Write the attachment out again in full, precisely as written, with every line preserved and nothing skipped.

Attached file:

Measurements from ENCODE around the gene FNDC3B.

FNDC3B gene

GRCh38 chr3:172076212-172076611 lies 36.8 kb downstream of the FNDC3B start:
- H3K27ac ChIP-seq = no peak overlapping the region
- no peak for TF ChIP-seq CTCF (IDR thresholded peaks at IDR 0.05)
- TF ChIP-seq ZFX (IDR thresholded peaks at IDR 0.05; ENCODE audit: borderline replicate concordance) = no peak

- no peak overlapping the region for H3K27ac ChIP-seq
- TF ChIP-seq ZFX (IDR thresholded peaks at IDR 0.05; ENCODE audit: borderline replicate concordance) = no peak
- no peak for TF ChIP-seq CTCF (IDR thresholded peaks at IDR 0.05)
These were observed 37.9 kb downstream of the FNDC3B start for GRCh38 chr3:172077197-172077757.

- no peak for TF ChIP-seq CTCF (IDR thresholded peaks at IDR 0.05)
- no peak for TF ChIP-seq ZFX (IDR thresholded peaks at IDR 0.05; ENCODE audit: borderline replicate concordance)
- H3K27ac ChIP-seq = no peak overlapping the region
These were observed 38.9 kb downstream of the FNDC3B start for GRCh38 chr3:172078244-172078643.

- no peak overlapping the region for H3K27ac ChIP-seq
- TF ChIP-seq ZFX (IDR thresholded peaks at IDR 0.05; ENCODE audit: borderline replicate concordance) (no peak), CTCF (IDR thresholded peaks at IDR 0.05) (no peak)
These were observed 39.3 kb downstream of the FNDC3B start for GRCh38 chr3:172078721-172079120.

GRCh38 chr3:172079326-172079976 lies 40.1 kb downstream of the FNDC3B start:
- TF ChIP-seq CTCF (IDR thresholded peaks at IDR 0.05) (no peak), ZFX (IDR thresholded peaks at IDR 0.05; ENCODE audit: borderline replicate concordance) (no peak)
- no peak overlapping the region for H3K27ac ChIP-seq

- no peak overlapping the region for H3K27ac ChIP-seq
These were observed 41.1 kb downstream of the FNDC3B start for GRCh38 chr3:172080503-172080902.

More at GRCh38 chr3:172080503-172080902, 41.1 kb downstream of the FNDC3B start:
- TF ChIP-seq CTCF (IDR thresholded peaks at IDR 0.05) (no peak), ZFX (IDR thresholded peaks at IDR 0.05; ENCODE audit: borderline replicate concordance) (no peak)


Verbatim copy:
Measurements from ENCODE around the gene FNDC3B.

FNDC3B gene

GRCh38 chr3:172076212-172076611 lies 36.8 kb downstream of the FNDC3B start:
- H3K27ac ChIP-seq = no peak overlapping the region
- no peak for TF ChIP-seq CTCF (IDR thresholded peaks at IDR 0.05)
- TF ChIP-seq ZFX (IDR thresholded peaks at IDR 0.05; ENCODE audit: borderline replicate concordance) = no peak

- no peak overlapping the region for H3K27ac ChIP-seq
- TF ChIP-seq ZFX (IDR thresholded peaks at IDR 0.05; ENCODE audit: borderline replicate concordance) = no peak
- no peak for TF ChIP-seq CTCF (IDR thresholded peaks at IDR 0.05)
These were observed 37.9 kb downstream of the FNDC3B start for GRCh38 chr3:172077197-172077757.

- no peak for TF ChIP-seq CTCF (IDR thresholded peaks at IDR 0.05)
- no peak for TF ChIP-seq ZFX (IDR thresholded peaks at IDR 0.05; ENCODE audit: borderline replicate concordance)
- H3K27ac ChIP-seq = no peak overlapping the region
These were observed 38.9 kb downstream of the FNDC3B start for GRCh38 chr3:172078244-172078643.

- no peak overlapping the region for H3K27ac ChIP-seq
- TF ChIP-seq ZFX (IDR thresholded peaks at IDR 0.05; ENCODE audit: borderline replicate concordance) (no peak), CTCF (IDR thresholded peaks at IDR 0.05) (no peak)
These were observed 39.3 kb downstream of the FNDC3B start for GRCh38 chr3:172078721-172079120.

GRCh38 chr3:172079326-172079976 lies 40.1 kb downstream of the FNDC3B start:
- TF ChIP-seq CTCF (IDR thresholded peaks at IDR 0.05) (no peak), ZFX (IDR thresholded peaks at IDR 0.05; ENCODE audit: borderline replicate concordance) (no peak)
- no peak overlapping the region for H3K27ac ChIP-seq

- no peak overlapping the region for H3K27ac ChIP-seq
These were observed 41.1 kb downstream of the FNDC3B start for GRCh38 chr3:172080503-172080902.

More at GRCh38 chr3:172080503-172080902, 41.1 kb downstream of the FNDC3B start:
- TF ChIP-seq CTCF (IDR thresholded peaks at IDR 0.05) (no peak), ZFX (IDR thresholded peaks at IDR 0.05; ENCODE audit: borderline replicate concordance) (no peak)